A 3D Printed Pen… or is it?

2015-06-11 3D Pen1

While this may look like a chunky 3D printed pen, there is more going on here than meets the eye… I’m just not going to explain it all yet (part of my PhD experimentation)! But for those who have looked through some of my more recent experiments with Arduino, Rhino with Grasshopper, and 3D printing, you might get some clues about where this could be going!

2015-06-11 3D Pen2

The pen itself has been modeled to fit with a standard Bic pen tip, and printed on my Up! Plus 2 3D printer in 89 minutes using the 0.2mm layer setting and ‘fine’ speed. Of course the colour change is done using the ‘hot swap’ technique just for a bit of fun and to liven up the product from the standard white prototype feel – since this is not so much a prototype but part of a (hopefully) functional system. There was only a minimal amount of support at the base, and because of the way I designed the interior no support was needed which is a big relief – it would be a nightmare to pick out any interior supports to allow the pen to fit in! It actually feels quite good to hold, but the last image provides a bit of a clue as to where it’s going – I’m currently wiring it up to connect to my Arduino. As for details, that’s all I can share at this point!

– Posted by James Novak

3D Printing a Section of FIX3D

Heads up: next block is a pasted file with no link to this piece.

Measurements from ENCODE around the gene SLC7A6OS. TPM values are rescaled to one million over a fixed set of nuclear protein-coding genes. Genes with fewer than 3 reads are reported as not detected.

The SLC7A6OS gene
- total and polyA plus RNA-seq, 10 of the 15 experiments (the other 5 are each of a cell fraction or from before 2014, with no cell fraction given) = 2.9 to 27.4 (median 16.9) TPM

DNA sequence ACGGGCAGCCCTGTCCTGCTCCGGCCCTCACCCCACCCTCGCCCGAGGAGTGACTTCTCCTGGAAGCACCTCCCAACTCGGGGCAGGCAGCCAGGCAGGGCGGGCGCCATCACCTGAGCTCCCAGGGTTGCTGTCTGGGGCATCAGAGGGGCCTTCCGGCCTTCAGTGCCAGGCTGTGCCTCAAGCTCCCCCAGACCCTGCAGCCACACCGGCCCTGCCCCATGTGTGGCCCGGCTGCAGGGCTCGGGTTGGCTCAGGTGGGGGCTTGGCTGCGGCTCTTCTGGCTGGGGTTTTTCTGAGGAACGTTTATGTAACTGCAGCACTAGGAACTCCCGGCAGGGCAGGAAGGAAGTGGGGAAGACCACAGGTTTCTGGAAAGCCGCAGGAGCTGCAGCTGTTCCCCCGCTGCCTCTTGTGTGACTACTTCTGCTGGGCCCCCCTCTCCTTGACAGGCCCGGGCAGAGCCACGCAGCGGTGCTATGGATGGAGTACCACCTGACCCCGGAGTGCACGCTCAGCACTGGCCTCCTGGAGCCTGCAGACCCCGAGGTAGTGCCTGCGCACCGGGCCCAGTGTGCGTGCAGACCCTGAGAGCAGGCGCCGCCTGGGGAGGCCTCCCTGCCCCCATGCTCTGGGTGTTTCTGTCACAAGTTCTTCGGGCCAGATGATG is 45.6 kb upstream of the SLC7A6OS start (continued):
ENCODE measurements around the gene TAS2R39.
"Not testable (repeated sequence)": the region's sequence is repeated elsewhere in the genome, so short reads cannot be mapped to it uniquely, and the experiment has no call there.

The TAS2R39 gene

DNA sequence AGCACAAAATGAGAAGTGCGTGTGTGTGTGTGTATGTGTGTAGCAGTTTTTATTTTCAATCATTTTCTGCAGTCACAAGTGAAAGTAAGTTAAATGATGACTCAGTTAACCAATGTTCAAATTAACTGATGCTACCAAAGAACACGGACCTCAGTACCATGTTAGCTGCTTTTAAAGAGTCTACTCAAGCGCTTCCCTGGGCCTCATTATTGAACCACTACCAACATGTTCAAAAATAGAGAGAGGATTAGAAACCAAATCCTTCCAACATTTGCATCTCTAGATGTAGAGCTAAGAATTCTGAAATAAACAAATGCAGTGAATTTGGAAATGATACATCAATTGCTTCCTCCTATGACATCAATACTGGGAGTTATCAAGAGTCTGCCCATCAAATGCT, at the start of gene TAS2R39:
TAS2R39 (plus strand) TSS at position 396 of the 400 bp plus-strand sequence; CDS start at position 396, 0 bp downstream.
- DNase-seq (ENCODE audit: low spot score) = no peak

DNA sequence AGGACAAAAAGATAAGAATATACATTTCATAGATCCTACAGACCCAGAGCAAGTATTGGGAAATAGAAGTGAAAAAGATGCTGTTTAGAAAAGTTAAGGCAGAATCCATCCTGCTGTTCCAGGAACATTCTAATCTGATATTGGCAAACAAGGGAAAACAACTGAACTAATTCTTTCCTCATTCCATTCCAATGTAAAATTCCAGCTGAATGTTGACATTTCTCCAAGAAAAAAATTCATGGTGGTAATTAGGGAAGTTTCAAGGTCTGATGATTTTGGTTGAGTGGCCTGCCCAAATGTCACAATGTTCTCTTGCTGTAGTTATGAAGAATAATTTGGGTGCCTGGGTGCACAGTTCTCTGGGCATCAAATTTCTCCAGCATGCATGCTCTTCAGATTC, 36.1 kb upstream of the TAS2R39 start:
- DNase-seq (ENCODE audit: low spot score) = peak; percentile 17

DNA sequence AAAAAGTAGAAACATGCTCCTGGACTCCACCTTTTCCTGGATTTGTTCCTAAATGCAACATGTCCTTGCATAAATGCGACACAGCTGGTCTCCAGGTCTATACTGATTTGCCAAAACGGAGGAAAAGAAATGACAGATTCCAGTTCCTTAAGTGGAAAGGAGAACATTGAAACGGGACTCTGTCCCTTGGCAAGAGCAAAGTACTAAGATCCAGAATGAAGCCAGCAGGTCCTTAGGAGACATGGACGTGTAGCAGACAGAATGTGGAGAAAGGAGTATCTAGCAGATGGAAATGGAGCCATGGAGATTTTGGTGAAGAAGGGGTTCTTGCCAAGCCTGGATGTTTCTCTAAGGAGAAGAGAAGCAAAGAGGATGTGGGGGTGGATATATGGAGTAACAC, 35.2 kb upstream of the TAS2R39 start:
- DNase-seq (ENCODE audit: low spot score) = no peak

2015-05-05 FIX3D SectionAfter my previous post 3D printing a bracelet from Nervous System, these prints of a section of my 3D printed bike ‘FIX3D‘ follow on nicely; they also require (almost) no support material, and I’ve used the same 2-colour effect using some fluro green filament. With a few talks coming up where I’m unable to physically take the completed bike (since it’s on show in Belgium for Materialise) these will help give people an understanding of what it looks like in 3D, and also allow them to touch it and feel the lattice structure.

2015-05-05 FIX3D SectionsA few little errors and that pesky ‘slipping’ effect showing up with my Up! Plus 2 printer, but nothing major worth stopping the printing process for. One of the sections had enough of a slip (about 5mm) near the end that I had to slice the section away after printing and glue it back in its proper position. You wouldn’t even notice unless looking very carefully though. If you’re attending RAPID in a couple of weeks I’ll see you there with these and some other bits and pieces!

– Posted by James Novak

First Nervous System 3D Print

150504 Nervous SystemOne of my favourite design studios working with 3D printing has always been Nervous System, with their generative designs that can be customised live on their website. Always an amazing source of inspiration and worth checking out, particularly some of their latest work with 3D printed dresses. Thankfully they’ve shared some of their work on Thingiverse, so that anyone with a 3D printer can download and print some of their products for free!

With an upcoming presentation to give at a local careers day, I thought this Regular Cell Cycle Bracelet would be a fun example to add to my kit and show students. Unfortunately the slipping problem I’ve written about a few times with my Up! Plus 2 3D printer seems to have reared its head again (refer to previous posts), but thankfully the bracelet itself still built without any problems. What’s really great about this particular design is that it prints without any support material, so requires almost no cleanup. To add a bit of a twist I swapped printing filament towards the end, creating the green section which I think looks quite cool. If you’re after something that really embodies some of the fantastic opportunities provided through 3d printing, this certainly ticks the boxes.